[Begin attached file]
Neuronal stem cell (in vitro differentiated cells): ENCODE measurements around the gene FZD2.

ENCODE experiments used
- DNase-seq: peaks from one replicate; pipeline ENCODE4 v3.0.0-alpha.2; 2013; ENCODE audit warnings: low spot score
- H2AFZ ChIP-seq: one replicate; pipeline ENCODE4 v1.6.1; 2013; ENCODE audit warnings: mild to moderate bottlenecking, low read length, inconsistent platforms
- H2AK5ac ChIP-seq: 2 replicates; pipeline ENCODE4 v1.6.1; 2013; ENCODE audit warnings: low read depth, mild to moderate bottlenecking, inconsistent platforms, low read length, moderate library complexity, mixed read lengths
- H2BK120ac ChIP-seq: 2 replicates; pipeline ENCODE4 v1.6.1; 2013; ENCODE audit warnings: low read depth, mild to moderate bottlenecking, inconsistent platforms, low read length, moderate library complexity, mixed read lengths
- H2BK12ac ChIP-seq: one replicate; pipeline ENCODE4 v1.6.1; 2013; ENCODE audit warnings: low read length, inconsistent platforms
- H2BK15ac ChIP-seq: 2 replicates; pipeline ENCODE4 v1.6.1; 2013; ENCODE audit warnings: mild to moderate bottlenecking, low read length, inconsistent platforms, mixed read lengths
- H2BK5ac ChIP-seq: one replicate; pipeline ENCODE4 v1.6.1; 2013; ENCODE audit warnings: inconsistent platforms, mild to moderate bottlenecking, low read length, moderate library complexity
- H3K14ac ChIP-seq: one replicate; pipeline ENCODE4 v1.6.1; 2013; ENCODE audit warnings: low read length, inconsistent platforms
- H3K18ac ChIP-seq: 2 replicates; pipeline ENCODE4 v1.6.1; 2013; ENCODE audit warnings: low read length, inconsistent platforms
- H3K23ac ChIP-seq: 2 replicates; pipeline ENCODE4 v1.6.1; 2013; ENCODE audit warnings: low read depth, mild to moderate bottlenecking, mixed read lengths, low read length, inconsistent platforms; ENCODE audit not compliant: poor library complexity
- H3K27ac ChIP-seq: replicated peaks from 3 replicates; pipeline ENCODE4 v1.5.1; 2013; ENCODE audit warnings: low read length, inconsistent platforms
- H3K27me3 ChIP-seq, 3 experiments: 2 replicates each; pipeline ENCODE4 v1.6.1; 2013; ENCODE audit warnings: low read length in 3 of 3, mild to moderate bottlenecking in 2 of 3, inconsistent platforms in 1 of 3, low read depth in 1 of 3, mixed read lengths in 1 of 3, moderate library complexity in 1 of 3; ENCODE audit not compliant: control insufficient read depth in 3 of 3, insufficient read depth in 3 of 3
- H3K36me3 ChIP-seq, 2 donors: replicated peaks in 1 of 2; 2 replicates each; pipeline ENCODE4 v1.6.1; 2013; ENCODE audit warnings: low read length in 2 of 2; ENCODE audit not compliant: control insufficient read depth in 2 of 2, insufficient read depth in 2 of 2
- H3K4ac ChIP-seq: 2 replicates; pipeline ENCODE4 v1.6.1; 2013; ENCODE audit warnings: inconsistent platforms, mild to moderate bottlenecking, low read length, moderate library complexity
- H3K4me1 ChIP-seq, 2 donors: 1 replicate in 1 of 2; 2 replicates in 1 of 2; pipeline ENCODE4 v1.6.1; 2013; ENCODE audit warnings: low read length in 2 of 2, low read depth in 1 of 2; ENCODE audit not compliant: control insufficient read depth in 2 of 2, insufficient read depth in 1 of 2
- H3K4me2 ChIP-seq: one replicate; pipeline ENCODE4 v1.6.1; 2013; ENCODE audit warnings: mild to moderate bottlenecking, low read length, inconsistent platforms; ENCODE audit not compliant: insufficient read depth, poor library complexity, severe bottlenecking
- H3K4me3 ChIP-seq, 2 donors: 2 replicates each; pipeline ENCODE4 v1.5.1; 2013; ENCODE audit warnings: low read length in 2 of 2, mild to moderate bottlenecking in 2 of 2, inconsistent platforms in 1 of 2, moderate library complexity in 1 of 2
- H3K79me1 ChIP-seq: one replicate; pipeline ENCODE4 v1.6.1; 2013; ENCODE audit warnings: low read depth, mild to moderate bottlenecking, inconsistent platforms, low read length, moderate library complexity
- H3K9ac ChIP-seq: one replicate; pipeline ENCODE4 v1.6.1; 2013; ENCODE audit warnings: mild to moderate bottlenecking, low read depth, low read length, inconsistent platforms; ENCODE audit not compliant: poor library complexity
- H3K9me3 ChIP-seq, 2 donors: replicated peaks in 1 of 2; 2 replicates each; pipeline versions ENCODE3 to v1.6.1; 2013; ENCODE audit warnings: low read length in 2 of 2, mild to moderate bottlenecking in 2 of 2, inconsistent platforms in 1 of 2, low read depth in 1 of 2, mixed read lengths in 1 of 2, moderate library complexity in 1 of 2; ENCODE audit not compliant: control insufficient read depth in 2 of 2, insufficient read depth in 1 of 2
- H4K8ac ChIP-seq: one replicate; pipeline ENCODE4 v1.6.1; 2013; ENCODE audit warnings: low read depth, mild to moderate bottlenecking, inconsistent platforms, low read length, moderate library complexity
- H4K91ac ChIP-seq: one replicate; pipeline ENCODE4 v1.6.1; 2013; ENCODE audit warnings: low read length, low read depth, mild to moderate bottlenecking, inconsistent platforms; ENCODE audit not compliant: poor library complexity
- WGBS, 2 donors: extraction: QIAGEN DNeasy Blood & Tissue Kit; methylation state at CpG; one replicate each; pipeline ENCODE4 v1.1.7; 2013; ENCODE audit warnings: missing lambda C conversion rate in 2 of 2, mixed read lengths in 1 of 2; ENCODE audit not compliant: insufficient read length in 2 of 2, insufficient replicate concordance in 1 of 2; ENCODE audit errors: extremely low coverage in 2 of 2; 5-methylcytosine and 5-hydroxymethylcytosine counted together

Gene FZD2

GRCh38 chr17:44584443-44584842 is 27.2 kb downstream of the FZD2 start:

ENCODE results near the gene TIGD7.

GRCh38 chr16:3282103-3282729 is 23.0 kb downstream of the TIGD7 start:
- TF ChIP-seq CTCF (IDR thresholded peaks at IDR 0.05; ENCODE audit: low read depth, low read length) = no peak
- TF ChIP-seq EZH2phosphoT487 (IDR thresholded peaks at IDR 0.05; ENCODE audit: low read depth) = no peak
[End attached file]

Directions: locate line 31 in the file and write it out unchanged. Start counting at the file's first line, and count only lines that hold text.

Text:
- TF ChIP-seq EZH2phosphoT487 (IDR thresholded peaks at IDR 0.05; ENCODE audit: low read depth) = no peak